It’s easy to recognize the environmental dangers inherent in both the production and disposal of plastics, but it can be difficult to know what to do about it. Many grocery stores encourage shoppers to bring their own bags, and some restaurants have stopped serving water with straws. As much as these changes are a move in the right direction, plastic is still everywhere and will continue to be for a long time. For many industries, there just aren’t a lot of other packaging options available. Many food and health products have strict packaging codes and regulations, which makes it difficult or impossible for those products to be packaged and sold in any other material.
Plastic has too many uniquely indispensable properties and uses for it to be replaced any time soon. With that in mind, it’s necessary that we find a way to safely manage our plastic problem. While recycling isn’t a flawless solution, recycling often offers the best chance at mitigating the damages caused by incinerators and landfills. Recycling just 1 ton of plastic cuts down on 5,000 kWh of oil. It also saves approximately 6 barrels of oil as well as 30 cubic yards of landfill space.
One of the best ways to reduce our planet’s waste is to recycle it. Unfortunately, it isn’t always clear which items can be recycled and which ones cannot. One of the reasons plastics are such a popular material is because they can be used for many different purposes in a variety of industries. This is because there are many types of plastic, each with its own unique chemical makeup and physical properties.
While there are many types, from a recycling standpoint, plastics can be sorted into two categories — easy to recycle and hard to recycle. Easy to recycle plastics include PET, clear in color and used in most bottles, and HDPE, used in grocery bags, containers and pipes. The easy-to-recycle plastics can be sorted, washed, ground into a powder, melted down, and finally extruded into pellets ready for reheating and remolding.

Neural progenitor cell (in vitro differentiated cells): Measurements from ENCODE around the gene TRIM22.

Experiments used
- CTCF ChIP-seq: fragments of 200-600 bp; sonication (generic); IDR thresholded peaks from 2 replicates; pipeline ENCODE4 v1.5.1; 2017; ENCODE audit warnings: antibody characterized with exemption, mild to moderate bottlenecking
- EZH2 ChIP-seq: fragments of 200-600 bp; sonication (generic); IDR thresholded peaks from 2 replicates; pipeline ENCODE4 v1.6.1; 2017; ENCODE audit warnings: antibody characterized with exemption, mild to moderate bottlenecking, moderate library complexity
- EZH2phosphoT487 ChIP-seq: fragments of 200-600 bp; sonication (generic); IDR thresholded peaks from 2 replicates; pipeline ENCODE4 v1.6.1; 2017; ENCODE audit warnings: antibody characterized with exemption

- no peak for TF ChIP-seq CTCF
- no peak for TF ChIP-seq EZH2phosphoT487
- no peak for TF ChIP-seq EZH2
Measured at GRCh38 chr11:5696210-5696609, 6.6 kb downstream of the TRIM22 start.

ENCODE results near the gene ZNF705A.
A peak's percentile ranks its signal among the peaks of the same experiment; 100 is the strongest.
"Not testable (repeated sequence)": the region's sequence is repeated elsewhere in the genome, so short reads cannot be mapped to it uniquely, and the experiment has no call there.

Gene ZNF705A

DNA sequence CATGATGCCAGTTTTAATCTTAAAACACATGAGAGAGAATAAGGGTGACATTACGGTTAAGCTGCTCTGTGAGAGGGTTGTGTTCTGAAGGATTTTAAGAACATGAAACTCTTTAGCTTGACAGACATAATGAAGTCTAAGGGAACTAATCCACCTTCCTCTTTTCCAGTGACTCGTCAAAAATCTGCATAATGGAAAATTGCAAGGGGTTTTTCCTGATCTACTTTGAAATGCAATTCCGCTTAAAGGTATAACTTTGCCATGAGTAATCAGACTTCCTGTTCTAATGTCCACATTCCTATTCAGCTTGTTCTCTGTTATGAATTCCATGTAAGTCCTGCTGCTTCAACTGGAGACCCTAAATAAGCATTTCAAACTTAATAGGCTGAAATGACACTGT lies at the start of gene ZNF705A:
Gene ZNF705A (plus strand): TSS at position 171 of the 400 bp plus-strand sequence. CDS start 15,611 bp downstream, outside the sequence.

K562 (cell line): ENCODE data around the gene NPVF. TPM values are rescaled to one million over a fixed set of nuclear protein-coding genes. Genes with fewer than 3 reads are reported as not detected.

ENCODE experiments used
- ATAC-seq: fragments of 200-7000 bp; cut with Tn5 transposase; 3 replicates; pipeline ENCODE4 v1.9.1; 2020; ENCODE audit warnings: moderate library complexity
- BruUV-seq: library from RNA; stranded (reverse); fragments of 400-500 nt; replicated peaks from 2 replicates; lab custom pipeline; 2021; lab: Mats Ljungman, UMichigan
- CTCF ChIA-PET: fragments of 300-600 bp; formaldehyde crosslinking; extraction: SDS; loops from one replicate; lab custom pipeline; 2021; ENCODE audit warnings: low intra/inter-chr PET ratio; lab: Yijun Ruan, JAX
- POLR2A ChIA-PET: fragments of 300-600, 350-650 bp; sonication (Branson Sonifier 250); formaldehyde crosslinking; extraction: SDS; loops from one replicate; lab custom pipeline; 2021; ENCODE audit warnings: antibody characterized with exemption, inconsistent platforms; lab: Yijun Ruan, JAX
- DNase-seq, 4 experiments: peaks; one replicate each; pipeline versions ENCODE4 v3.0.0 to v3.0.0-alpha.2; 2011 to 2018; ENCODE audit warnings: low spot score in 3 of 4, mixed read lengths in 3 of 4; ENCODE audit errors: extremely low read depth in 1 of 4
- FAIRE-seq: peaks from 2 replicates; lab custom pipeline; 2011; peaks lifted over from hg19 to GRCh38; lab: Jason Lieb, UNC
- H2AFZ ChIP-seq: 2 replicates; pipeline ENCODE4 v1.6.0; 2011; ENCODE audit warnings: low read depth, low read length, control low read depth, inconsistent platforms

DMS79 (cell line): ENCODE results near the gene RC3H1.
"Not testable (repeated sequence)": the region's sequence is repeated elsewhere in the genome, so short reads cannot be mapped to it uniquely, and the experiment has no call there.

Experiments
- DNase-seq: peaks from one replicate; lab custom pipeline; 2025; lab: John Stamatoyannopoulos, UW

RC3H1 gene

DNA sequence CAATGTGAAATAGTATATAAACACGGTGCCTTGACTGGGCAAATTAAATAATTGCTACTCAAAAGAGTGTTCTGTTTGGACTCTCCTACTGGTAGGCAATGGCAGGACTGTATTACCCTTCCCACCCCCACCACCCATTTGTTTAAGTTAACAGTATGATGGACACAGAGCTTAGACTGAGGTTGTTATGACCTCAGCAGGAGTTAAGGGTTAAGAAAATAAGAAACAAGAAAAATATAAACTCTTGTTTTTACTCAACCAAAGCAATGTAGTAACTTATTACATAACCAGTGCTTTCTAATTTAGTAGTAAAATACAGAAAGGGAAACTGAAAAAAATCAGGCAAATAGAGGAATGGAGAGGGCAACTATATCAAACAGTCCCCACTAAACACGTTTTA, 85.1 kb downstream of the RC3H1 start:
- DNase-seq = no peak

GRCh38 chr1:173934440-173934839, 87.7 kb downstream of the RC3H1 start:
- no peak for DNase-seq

The hard-to-recycle plastics are a larger category. Polyethylene film, LDPE, and contaminated plastics like unwashed food containers fall here. Many hard-to-recycle plastics reach the recycling facilities and have to be sorted out by the workers, where they are sometimes recycled using a chemical recycling process, but more often are thrown in with the rest of the non-recyclable garbage. With so many hard-to-recycle plastics being used, it’s important that we find more ways to deal with these products in a way that safely cuts back on waste.
And then there’s the issue of smaller items, like pill bottles or plastic sheets. These items frequently are so small they fall into cracks of sorting machines or stuck in gears. Unfortunately, the solution as it stands is to place these small plastics into landfills.